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In recent years, Dublin has become quite the player in the international economy. Following the UK's decision to exit the EU, many multinational corporations have elected to move their headquarters from London to the Irish capital, creating a sudden abundance of opportunities for Irish locals and expats alike.
Along with its strategic location and easy access to the EU, a number of other aspects have made Dublin an attractive business destination, including business tax incentives and a friendly commercial environment. As a result, not only have international businesses sprung up all over Dublin, but many expats have followed their employers to postings on the Emerald Isle.
In general, expats report a happy and increasingly vibrant work environment, but also suprisingly competitive.
Job market in Dublin
Expats working in construction-related industries should think twice before heading to Ireland. Jobs for architects, conveyancers, building contractors and lawyers working in property law are thin on the ground.
Anyone hoping to get work in the state sector will also have great difficulty. With the hiring freeze placed on state departments such as health and education ending in 2015, competition for places is high and expats in these fields may have trouble finding work.
However, Dublin’s IT sector is particularly strong and some of the world's most prominent tech companies – such as Microsoft, Google, Dell and Amazon – have regional headquarters in the city. The financial sector is also an important industry in Dublin and one of the biggest employers of expats.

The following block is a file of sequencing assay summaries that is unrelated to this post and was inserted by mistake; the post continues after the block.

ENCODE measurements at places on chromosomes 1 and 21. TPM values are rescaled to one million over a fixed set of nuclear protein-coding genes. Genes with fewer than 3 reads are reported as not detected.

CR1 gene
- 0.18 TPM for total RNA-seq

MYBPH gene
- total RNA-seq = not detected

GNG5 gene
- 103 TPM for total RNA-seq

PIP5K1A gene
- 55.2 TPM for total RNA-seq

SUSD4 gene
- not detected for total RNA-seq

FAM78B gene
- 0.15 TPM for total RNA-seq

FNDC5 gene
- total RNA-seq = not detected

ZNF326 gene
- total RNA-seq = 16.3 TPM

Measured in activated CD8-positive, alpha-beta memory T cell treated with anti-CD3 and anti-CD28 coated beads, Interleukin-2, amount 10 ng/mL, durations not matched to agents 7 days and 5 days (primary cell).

Most expats working in Dublin are transferred within their company and many of these work in the IT sector. Expats in Dublin are likely to find the city's work ethic and business culture similar to that of many British and American companies.
Finding a job in Dublin
Expats looking to work in Ireland’s capital will have to do their homework. The job market in Dublin is tough, and expats will need perseverance and optimism when searching for job prospects.
Before moving to the Emerald Isle, expats will need to research and line up a job. The most promising sectors are IT, accounting and the pharmaceutical industry.
Most expats moving to Dublin first find work through contacts already in the country. Given its size, finding work in Ireland is much easier with the help of local contacts. If expats don't have any such contacts, we recommend using online portals and social networks such as LinkedIn, or perusing company websites within a particular industry for vacancies.
Work culture in Dublin
The Irish can be obsessive when it comes to working. Although individuals and industry norms differ, long hours from Monday to Friday and working the occasional Saturday are common.
Offices are seen by the Irish to be quite informal, but expats should be prepared for long meetings and a strict hierarchy. Work attire, especially in industries such as finance and engineering, is always formal.
As mentioned, those expats from a Western background will have little trouble adapting to Irish work culture, and there won't be any forms of culture shock in store.